Have you heard of a “Capsule Wardrobe”? I first heard this term about two weeks ago and was on Google within minutes trying to figure out what exactly a capsule wardrobe is. So what is it ? Capsule wardrobe is a term coined in the 1970s by Susie Faux, the owner of a London boutique called “Wardrobe”. Faux said a capsule wardrobe is a collection of a few essential items of clothing (I’ve seen a variety of numbers, but most seem to say 37-40 pieces) that will never go out of fashion. Items such as skirts, dress pants, sweaters, blazers ect, which can be augmented with seasonal pieces. Meaning you add tops or dresses and remove sweaters and coats depending on the season. Interestingly, this idea was popularized by an American designer Donna Karan, who released an influential capsule collection in 1985 which consisted of seven interchangeable work-wear pieces. Crazy small line, right?
The whole concept is intriguing to me and while in theory I love it, in reality it’s not something I could do. I read this blog post on The Every Girl, which is basically an interview with a woman named Caroline (blogger behind Unfancy) who has embraced the capsule wardrobe, and how and why she decided to embark on this new lifestyle. Caroline’s decision seems to be related to wanting to spend less time trying to figure out what to wear, spend less money on shopping, and develop a greater sense of fulfillment. I can totally relate to Caroline when she says “Recently, I had noticed that I had a bad habit of using shopping as a way to jolt myself out of a bad mood with a little instant gratification”. Who among us hasn’t done this, even if it’s just a trip to the ice cream parlor. But Caroline goes on to say she felt she was shopping for happiness and not things she needed and she wanted to change this. (read the blog post for her whole story).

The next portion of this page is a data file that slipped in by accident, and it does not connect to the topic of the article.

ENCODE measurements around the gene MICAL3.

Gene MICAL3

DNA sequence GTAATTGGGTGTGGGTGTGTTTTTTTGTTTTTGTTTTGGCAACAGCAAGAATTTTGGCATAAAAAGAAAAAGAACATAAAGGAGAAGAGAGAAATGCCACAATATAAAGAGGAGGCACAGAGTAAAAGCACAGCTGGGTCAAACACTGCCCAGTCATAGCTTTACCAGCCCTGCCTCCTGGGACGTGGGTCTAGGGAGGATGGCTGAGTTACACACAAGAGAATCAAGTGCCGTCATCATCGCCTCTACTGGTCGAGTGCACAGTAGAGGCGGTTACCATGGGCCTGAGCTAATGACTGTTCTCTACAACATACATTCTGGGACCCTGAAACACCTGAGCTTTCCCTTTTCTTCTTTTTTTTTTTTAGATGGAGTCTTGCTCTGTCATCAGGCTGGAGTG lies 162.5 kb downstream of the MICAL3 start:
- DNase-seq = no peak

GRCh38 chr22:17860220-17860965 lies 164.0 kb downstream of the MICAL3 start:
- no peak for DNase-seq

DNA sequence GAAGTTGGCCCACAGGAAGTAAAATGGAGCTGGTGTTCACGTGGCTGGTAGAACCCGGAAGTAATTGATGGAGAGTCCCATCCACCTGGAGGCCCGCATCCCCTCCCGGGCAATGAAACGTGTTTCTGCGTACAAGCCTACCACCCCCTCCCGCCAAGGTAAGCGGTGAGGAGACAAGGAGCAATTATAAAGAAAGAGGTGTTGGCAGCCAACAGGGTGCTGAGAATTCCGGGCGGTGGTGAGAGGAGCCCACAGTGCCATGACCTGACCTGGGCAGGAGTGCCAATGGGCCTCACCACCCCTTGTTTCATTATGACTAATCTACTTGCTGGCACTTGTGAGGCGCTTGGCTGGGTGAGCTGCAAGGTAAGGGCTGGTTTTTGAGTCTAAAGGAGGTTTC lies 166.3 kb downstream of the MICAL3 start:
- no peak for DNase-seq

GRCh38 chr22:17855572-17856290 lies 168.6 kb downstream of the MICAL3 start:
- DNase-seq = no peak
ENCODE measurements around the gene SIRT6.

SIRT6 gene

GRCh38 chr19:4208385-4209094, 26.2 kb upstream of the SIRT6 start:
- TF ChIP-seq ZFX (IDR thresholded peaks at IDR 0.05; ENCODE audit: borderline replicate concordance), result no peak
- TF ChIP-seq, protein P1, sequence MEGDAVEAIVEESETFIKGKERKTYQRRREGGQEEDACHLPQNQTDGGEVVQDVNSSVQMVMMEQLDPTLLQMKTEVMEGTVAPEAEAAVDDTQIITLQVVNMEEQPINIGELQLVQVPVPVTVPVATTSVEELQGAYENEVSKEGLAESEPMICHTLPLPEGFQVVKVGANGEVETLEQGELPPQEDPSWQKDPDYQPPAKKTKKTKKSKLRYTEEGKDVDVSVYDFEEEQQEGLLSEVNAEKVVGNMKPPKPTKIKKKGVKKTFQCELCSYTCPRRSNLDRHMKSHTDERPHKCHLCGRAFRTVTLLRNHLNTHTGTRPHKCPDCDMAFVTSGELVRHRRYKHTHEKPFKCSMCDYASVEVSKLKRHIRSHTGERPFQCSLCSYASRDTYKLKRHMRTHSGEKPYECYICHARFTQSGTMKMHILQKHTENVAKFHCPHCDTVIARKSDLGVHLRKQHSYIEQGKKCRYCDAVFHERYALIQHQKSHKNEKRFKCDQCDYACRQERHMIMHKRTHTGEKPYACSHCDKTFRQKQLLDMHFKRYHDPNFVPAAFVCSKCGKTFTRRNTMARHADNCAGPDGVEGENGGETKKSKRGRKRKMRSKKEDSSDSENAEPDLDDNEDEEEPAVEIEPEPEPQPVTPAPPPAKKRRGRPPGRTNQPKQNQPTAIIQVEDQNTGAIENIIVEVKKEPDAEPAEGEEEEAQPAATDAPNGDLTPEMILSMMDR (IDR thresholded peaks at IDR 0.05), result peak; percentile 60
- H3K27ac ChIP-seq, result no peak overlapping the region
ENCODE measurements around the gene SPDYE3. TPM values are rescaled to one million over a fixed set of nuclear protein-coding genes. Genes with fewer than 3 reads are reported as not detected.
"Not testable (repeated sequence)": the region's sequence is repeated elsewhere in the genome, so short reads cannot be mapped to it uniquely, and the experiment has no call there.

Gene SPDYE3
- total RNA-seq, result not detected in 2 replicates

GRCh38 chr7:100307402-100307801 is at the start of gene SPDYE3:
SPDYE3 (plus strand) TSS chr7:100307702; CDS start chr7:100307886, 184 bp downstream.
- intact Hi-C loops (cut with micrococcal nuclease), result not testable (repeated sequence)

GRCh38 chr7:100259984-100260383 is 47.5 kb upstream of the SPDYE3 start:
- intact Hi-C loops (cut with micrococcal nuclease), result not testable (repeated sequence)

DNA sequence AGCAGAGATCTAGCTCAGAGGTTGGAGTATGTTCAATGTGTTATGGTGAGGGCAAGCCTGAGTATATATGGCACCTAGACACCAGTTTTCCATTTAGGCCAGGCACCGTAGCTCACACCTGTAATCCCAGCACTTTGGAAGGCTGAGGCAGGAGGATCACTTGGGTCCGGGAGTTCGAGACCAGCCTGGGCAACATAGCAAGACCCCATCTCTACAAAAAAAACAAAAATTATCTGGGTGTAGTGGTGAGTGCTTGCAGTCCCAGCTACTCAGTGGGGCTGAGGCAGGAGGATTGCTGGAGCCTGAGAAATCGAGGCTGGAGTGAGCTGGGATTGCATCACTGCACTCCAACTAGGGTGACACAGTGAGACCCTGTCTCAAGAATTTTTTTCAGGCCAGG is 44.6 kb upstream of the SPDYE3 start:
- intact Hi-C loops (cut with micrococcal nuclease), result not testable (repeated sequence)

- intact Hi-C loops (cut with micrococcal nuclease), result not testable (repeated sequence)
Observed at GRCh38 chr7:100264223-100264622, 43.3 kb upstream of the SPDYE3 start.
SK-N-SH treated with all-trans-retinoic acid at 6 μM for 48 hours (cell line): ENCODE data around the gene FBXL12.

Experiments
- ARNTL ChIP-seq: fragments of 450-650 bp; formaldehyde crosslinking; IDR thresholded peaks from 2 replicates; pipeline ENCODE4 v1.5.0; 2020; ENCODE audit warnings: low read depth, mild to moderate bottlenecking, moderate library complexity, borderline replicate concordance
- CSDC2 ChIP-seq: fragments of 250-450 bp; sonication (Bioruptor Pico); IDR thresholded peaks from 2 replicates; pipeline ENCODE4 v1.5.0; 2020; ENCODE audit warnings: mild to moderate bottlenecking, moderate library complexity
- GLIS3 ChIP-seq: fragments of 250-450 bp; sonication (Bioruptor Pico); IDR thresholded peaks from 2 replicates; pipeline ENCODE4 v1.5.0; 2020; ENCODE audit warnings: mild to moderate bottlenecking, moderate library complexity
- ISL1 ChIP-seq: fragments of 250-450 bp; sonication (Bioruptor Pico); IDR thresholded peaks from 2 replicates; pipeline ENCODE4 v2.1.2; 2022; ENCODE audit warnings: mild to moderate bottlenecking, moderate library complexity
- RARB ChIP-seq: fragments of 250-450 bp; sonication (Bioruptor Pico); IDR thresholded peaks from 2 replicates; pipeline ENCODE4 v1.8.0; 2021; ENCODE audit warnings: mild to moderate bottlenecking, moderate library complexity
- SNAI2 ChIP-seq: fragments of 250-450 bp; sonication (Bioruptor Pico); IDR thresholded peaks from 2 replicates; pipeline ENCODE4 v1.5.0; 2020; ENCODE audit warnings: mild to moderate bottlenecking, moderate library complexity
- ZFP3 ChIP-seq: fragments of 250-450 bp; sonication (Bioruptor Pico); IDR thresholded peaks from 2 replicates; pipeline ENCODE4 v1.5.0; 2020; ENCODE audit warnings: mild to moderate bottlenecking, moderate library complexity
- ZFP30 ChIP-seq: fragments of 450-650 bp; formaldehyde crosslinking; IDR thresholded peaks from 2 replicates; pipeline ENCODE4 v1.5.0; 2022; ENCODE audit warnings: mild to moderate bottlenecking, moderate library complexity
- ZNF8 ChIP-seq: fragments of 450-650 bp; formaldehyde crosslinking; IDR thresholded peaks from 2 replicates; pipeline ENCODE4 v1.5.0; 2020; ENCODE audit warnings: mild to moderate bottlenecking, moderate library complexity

Over the next two weeks, I read many webpages, articles, and a few blogs that are designated to living the capsule wardrobe lifestyle and I thought, I like it, but it’s not for me. I know the advocates for this lifestyle say they have options and love everything in their closet, and to just try it. But me, I have way more than 37 pieces in my closet and I love it all. As I’ve said on this blog before, I tend to get rid of items regularly. When I am getting dressed and find something I realize I don’t like or haven’t worn in a while, I sell it, see if my sister wants it, or donate it. That simple. I can literally walk to the mobile Goodwill truck on Saturday so it’s not like donating is even out of the way.
My point, this wardrobe is good for some, those who like the simplicity, no clutter, no muss no fuss lifestyle, and even for those like Caroline who feel more fulfilled having less. Me? I have tons of clothes but I don’t feel like my closet is cluttered, it’s actually very organized. I like having lots of options and I feel that getting rid of clothes regularly instead of all at once helps. During our last two moves, John and I got rid of probably half of our furniture and that did feel really good. Then this last move we got rid of all the junk and little items we don’t use. In theory, I think the purging we did here is similar to that of the capsule wardrobe; get rid of what you don’t need or use. After getting rid of all the junk and extra furniture I noticed my mind didn’t feel cluttered and stressed and my soul felt clean…lighter. It took me many years to realize, it’s ok to let material things go. My parents aren’t going to ask me where some dress they bought me in high school is. I doubt John’s friends are going to wonder where that awful beer game they gave him freshman year of college is. Frozen got it right, just “Let it Go”.